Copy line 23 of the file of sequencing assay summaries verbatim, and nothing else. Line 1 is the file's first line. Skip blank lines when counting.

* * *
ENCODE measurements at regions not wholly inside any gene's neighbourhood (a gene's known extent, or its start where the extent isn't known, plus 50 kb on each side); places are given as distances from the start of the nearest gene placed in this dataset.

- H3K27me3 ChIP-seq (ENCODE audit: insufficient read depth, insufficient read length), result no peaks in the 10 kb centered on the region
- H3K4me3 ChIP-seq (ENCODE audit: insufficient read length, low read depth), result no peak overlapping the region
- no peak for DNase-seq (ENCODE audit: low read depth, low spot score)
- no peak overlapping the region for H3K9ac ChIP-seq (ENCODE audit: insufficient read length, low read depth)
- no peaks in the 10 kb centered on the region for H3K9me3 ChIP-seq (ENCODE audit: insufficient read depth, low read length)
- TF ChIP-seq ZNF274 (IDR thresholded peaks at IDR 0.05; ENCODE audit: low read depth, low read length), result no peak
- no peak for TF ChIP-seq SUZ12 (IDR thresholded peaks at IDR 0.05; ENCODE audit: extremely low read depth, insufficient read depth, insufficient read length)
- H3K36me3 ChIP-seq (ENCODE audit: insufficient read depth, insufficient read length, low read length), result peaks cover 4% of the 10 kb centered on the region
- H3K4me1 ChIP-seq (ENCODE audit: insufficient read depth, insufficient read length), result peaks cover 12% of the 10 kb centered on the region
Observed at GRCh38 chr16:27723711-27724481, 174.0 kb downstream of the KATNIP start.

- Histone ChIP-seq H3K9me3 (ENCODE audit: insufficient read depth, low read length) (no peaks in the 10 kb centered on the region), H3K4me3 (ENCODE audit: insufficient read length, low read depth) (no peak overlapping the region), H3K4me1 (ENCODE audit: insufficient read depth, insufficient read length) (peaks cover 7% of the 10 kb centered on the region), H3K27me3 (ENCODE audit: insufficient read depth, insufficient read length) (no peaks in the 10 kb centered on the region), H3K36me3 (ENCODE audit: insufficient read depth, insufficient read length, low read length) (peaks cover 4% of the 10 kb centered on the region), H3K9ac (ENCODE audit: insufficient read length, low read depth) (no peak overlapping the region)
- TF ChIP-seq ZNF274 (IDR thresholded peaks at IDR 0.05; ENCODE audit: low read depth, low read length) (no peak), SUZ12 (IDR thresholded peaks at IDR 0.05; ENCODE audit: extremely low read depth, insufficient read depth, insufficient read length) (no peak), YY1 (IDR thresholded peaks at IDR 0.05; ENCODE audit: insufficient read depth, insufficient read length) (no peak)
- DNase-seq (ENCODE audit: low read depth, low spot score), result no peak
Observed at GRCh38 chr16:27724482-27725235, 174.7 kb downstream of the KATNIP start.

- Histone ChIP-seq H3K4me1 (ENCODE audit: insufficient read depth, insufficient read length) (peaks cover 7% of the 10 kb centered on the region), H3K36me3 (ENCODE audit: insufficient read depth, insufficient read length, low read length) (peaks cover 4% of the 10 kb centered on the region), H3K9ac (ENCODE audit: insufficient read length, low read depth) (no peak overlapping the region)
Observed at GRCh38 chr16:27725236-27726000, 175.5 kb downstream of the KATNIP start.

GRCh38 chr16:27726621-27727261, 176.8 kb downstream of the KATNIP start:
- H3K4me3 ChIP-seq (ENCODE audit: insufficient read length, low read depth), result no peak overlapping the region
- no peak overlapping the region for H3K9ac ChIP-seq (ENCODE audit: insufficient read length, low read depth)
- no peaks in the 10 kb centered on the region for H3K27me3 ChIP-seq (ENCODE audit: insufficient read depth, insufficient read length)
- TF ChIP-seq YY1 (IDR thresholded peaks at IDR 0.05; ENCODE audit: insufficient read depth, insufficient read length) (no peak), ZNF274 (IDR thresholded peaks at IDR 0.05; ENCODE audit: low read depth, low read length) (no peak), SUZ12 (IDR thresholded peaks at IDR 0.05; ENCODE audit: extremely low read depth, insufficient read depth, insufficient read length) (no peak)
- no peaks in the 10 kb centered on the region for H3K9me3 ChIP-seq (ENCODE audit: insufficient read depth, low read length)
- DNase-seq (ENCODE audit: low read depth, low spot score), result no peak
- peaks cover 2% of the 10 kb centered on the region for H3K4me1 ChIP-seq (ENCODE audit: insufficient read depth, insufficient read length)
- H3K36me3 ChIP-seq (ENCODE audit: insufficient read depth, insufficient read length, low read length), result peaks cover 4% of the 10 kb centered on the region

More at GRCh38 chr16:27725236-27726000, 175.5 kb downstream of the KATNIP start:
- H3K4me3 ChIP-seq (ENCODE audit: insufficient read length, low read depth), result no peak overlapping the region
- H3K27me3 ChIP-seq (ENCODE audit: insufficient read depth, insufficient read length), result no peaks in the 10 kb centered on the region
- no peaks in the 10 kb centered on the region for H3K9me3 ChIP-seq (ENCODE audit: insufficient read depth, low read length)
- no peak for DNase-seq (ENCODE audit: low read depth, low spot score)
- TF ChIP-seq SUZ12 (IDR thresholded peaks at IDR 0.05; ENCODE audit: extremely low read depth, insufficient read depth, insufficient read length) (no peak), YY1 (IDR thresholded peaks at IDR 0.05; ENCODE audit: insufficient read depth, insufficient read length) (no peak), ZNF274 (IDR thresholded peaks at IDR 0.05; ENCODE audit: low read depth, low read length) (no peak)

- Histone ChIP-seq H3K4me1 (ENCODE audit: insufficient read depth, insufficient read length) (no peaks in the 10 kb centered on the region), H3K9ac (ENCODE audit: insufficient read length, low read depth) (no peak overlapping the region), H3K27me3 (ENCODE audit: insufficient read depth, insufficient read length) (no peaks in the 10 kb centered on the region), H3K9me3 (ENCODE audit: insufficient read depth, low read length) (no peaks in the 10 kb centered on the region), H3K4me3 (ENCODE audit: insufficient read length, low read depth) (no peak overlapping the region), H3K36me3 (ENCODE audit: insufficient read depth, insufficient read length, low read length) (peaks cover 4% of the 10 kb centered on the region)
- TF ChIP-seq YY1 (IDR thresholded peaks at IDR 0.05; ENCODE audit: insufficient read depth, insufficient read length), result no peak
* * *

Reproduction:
- no peaks in the 10 kb centered on the region for H3K9me3 ChIP-seq (ENCODE audit: insufficient read depth, low read length)